Yale students develop "Gun Guard" to keep children and loaded handguns apart

December 07, 1999

A group of Yale students have developed a device called Gun Guard that keeps children under age six from playing with loaded handguns, while still offering protection for gun owners.

Designed in a Yale course called "Creativity and New Product Development," Gun Guard is a Velcro band that wraps around the gun. A circuit in a box is attached to the Velcro and contains a speaker equipped with a piercing alarm. When the gun is moved a few degrees up or down, a movement switch activates the alarm, which sounds like a smoke detector. The patentable mechanism for turning off the alarm is childproof.

"The students saw an urgent need to protect children from loaded handguns," said Henry Bolanos, a lecturer in the Faculty of Engineering at Yale who teaches the course. "A major feature is that Gun Guard does not disarm the gun, so it can still be used for protection."

The goal of the Yale Engineering and Applied Science course is to develop the skills for successfully creating and developing a new product. Bolanos said the team identified home protection as a major market. Many gun owners keep their guns safely locked up, but those who want to have them readily available for protection, however, tend to keep them loaded in the bedroom.

"Gun Guard protects both children and gun owners," said Roger Goldberg, one of the team members. "I'm glad this course gave us the opportunity to create a product with so much social value."

The team is continuing Gun Guard's development after the end of the semester and anticipates first sales by the summer of 2000 after obtaining financing. The selling price will be $19.95. Major companies and organizations have already expressed an interest in the Yale design.

"This device should be adopted by the public and Congress as an effective tool to protect young children from accidental death," said Bolanos, who holds patents for 100 other new products.

Reporters are invited to view a live presentation of Gun Guard to faculty and industry on Thursday, December 9 at 1 p.m., room 211 Mason Lab, 9 Hillhouse Ave., New Haven, Conn.

The presentation will demonstrate the team's knowledge of the new product development process-from identifying a customer need, creating a product and then completing the steps to putting it on the market. This includes a working prototype, a business and marketing plan and an initial patent application. Prospective investors are welcome at the presentation, said Bolanos.
-end-


Yale University

Related Engineering Articles from Brightsurf:

Re-engineering antibodies for COVID-19
Catholic University of America researcher uses 'in silico' analysis to fast-track passive immunity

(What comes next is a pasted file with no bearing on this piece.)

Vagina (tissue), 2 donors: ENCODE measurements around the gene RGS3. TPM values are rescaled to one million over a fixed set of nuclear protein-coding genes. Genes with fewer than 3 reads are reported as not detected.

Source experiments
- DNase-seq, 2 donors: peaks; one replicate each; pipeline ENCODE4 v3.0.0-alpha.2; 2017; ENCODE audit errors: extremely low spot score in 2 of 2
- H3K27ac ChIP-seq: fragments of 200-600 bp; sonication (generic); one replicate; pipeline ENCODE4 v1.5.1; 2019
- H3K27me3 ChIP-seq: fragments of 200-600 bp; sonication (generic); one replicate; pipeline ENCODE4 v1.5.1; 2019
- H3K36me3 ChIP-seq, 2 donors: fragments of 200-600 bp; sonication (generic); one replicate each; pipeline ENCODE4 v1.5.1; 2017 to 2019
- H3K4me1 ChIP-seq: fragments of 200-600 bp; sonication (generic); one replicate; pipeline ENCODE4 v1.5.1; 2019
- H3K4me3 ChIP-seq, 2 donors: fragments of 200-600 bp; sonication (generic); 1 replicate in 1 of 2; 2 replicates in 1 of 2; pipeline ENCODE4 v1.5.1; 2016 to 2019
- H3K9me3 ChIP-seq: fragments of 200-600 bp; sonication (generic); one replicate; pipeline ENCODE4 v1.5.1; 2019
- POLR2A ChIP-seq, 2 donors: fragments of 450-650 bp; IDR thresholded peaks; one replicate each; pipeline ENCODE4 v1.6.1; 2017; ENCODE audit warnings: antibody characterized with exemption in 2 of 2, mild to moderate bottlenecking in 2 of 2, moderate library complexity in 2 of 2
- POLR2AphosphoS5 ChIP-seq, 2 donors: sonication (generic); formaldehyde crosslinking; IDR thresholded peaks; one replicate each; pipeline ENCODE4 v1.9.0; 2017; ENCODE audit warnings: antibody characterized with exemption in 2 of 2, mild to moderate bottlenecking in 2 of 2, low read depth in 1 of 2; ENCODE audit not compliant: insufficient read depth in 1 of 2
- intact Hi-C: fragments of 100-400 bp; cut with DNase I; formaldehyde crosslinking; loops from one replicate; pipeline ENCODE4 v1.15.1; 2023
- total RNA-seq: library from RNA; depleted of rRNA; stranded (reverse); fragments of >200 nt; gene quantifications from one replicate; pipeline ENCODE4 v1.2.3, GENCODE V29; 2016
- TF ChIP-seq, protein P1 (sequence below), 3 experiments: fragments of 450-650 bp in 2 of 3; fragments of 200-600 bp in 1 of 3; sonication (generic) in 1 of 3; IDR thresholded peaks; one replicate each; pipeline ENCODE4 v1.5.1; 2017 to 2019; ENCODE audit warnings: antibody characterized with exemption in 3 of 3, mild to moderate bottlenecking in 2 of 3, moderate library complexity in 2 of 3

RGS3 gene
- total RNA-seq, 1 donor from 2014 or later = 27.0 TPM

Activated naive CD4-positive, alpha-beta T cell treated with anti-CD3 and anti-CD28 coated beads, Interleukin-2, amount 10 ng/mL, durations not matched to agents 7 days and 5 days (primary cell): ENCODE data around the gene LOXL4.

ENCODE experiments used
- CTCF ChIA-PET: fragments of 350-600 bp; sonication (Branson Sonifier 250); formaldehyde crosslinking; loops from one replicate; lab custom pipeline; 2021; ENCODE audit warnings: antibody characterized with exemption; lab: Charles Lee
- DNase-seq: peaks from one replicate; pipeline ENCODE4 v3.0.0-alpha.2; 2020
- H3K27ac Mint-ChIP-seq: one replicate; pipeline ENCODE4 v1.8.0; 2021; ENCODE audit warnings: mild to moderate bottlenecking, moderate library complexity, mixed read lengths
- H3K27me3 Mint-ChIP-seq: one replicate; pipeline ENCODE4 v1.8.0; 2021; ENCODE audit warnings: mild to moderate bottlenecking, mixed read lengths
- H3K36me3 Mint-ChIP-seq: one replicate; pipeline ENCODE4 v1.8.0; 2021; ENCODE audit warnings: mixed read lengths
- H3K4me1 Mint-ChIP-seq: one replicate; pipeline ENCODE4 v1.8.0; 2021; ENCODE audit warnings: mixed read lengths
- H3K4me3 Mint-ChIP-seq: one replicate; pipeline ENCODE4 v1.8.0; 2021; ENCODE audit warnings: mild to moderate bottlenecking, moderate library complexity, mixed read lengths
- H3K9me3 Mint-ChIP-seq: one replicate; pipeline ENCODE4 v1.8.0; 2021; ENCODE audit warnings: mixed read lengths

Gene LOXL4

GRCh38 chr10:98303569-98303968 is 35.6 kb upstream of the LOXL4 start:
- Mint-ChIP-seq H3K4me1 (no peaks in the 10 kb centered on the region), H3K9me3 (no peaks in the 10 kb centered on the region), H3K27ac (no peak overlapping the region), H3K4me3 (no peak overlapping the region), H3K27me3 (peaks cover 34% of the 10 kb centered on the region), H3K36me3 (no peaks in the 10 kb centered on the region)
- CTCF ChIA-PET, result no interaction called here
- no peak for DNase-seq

Next frontier in bacterial engineering
A new technique overcomes a serious hurdle in the field of bacterial design and engineering.

COVID-19 and the role of tissue engineering
Tissue engineering has a unique set of tools and technologies for developing preventive strategies, diagnostics, and treatments that can play an important role during the ongoing COVID-19 pandemic.

Engineering the meniscus
Damage to the meniscus is common, but there remains an unmet need for improved restorative therapies that can overcome poor healing in the avascular regions.

Artificially engineering the intestine
Short bowel syndrome is a debilitating condition with few treatment options, and these treatments have limited efficacy.

Reverse engineering the fireworks of life
An interdisciplinary team of Princeton researchers has successfully reverse engineered the components and sequence of events that lead to microtubule branching.

New method for engineering metabolic pathways
Two approaches provide a faster way to create enzymes and analyze their reactions, leading to the design of more complex molecules.

Engineering for high-speed devices
A research team from the University of Delaware has developed cutting-edge technology for photonics devices that could enable faster communications between phones and computers.

Breakthrough in blood vessel engineering
Growing functional blood vessel networks is no easy task. Previously, other groups have made networks that span millimeters in size.

Next-gen batteries possible with new engineering approach
Dramatically longer-lasting, faster-charging and safer lithium metal batteries may be possible, according to Penn State research, recently published in Nature Energy.

Read More: Engineering News and Engineering Current Events
Brightsurf.com is a participant in the Amazon Services LLC Associates Program, an affiliate advertising program designed to provide a means for sites to earn advertising fees by advertising and linking to Amazon.com.